If you want a Coca-Cola, there’s usually one close by—
no matter where you might be in the world. And that’s no
accident. An executive for the best-known brand name in
the world stated the objective simply: “Make Coca-Cola
available within an arm’s reach of desire.” To achieve that objective, Coke works with many different channels of distribution. But that’s just the start. Think about what it takes for a bottle, can, or cup of Coke to be there whenever you’re
thirsty. In warehouses and distribution centers, on
trucks, in gyms and sports arenas, and thousands of
other retail outlets, Coke handles, stores, and transports more than 400 billion servings of the soft drink a year. Getting all of that product to consumers could
be a logistical nightmare, but Coke does it effectively
and at a low cost.
Fast information about what the market needs
helps keep Coke’s distribution on target. Coke uses
an Internet-based data system that links about one
million retailers and other sellers to Coke and its bottlers. The system lets Coke bottlers and retailers exchange orders, invoices, and pricing information online. Orders are processed instantly—so sales to
consumers at the end of the channel aren’t lost because of stock-outs. Similarly, computer systems show Coke managers exactly what’s selling in each
market; they can even estimate the effects of promotions as they plan inventories and deliveries. And Coke products move efficiently through the channel.
In Cincinnati, for example, Coke built the beverage
industry’s first fully automated distribution center.
And when Coke’s truck drivers get to the retail store,
they knowingly stock the shelves with the correct
mix of products.
Coke’s strategies in international markets rely on
many of the same ideas. But the stage of market development varies in different countries, so Coke’s emphasis varies as well. To increase sales in France,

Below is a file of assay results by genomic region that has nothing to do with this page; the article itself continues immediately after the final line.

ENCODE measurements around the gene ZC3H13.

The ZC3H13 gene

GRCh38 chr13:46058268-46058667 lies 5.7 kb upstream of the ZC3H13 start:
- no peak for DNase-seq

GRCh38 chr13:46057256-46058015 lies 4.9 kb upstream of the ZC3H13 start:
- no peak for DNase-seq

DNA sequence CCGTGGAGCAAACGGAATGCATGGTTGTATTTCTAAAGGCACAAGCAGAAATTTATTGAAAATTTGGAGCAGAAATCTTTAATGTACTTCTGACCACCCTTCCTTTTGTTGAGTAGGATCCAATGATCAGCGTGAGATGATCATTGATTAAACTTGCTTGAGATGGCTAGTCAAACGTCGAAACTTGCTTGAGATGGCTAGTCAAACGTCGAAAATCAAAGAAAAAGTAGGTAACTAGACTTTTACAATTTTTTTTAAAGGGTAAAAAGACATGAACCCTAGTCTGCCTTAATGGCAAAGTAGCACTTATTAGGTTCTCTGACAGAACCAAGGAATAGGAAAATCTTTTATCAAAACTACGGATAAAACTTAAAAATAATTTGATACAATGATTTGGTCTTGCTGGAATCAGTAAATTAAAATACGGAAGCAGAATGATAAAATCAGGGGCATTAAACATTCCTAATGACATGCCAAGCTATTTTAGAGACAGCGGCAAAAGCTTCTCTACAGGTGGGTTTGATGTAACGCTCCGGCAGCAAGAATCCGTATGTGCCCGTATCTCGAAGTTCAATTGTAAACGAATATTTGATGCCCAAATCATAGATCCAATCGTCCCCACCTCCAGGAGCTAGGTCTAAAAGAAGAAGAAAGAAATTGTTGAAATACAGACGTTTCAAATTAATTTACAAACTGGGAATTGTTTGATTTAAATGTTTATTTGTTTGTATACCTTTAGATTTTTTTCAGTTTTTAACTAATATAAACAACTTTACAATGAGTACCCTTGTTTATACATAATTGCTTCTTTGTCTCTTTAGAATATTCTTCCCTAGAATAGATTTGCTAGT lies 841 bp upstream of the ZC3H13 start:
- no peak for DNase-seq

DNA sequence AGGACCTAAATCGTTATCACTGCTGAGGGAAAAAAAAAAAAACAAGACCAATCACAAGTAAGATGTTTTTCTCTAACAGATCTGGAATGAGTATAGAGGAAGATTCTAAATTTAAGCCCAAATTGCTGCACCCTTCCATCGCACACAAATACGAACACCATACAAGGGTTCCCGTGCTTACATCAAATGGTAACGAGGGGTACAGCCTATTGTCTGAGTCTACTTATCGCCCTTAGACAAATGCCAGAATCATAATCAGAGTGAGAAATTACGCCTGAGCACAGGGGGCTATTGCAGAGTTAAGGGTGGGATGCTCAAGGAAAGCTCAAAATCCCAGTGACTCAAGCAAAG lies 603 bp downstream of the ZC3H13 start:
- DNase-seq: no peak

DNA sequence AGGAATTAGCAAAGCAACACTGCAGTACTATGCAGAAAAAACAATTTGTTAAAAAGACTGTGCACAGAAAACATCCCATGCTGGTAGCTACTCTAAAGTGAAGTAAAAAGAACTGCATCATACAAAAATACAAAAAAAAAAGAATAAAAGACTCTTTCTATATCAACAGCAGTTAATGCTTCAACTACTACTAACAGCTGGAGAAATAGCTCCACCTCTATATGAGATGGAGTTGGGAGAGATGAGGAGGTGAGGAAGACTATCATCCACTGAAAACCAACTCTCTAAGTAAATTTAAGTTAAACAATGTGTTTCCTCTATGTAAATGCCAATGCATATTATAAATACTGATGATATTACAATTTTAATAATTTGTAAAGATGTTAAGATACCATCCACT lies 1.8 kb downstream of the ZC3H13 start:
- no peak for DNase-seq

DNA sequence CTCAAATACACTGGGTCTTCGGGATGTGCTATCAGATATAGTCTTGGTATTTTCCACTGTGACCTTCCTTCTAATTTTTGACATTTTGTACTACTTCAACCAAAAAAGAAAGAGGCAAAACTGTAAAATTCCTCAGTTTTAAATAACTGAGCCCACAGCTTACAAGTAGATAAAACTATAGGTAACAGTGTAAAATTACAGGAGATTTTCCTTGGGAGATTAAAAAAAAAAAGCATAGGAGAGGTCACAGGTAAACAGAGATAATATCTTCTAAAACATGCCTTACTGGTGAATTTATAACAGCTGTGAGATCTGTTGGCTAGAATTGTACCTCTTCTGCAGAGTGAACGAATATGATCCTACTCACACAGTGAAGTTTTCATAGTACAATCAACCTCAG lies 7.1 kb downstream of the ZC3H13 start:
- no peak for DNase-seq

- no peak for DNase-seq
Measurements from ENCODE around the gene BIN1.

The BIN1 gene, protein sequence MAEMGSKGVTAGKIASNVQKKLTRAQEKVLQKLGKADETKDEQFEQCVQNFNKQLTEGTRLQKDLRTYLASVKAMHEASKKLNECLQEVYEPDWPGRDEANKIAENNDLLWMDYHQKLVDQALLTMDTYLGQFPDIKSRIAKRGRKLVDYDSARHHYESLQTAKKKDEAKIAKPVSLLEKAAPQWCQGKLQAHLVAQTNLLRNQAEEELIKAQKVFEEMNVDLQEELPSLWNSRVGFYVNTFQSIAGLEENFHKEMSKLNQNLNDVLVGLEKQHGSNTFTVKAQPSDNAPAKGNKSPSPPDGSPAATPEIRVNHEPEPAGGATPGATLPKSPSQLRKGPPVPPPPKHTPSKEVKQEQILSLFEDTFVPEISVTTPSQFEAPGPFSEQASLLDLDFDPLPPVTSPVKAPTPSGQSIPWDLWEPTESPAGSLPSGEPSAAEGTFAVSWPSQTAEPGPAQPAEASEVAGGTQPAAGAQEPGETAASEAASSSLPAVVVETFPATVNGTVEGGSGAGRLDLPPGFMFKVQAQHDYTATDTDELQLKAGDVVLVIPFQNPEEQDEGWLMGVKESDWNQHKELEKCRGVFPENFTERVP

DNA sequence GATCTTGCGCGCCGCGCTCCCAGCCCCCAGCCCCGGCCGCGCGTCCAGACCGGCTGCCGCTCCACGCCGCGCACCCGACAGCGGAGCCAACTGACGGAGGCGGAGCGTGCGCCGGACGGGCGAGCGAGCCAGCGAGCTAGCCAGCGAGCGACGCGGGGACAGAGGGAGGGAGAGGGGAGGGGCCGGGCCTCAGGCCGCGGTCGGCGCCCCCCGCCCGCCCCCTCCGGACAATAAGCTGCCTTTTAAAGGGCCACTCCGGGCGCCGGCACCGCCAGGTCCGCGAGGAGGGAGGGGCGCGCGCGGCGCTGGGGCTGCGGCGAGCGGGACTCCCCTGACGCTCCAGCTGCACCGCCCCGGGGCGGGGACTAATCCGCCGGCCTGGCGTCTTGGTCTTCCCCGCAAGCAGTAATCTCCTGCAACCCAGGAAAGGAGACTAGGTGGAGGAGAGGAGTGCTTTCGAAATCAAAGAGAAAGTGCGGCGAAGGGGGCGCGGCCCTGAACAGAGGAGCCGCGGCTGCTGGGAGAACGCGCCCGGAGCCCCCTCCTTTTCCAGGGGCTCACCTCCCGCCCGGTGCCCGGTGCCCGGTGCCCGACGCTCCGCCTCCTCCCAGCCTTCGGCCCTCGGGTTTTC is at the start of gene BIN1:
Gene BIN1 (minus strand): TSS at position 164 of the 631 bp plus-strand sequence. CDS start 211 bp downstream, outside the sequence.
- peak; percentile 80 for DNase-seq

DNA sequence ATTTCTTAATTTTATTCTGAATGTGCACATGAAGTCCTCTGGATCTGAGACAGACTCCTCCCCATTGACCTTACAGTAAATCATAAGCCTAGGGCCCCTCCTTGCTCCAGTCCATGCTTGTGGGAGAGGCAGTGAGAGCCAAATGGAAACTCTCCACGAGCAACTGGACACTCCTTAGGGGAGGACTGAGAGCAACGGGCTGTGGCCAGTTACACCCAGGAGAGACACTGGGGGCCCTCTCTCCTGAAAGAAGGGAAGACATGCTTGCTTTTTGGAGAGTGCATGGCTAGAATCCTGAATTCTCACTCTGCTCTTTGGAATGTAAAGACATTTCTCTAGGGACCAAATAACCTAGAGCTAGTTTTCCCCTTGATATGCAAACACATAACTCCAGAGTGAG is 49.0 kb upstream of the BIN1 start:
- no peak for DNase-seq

for example, Coke installed thousands of soft-drink
coolers in French supermarkets. In Great Britain,
Coke emphasizes multipacks because it wants to
have more inventory at the point of consumption—in
consumers’ homes. In Japan, by contrast, Coke relies
heavily on an army of truck drivers to constantly restock 1 million Coke vending machines, more per capita than anywhere else in the world. And, in Australia, some Coke vending machines have built-in cell phone systems; a press of a button makes a call so
customers can charge the Coke to their cell phone
accounts. Most U.S. firms face sanctions from doing
business in Iran, but there is a loophole for foodstuffs.
So for several years Coke’s Irish subsidiary has been
shipping thousands of gallons of concentrate into
Iran. Coke has quickly grabbed a large share of the
nation’s soft-drink market.
Fortune magazine recently put the spotlight on
Coca-Cola’s commitment to sustainability, and decisions in the logistics area can have big environmental effects. For example, Coca-Cola is helping to develop vending machines that are HFC-free and 40 to 50 percent more energy efficient than conventional
beverage equipment. Similarly, in the U.S. Coca-Cola
is adding diesel hybrid delivery trucks that cut emissions and fuel consumption by a third; in Uruguay, Coca-Cola’s Montevideo Refrescos subsidiary is
using electric trucks for deliveries in congested
urban areas. In spite of positive steps like these,
Coca-Cola still faces some challenges concerning sustainability and logistics. For example, critics argue that in a society where there is
already a safe supply of tap water it doesn’t make
sense to bottle water, transport it in trucks that consume fuel and contribute to pollution, and then add worry about how best to dispose of the empty bottles
and bottle tops.
In less-developed areas, the focus may be on different challenges—especially if the limitations of the Place system can make Coke products hard to...
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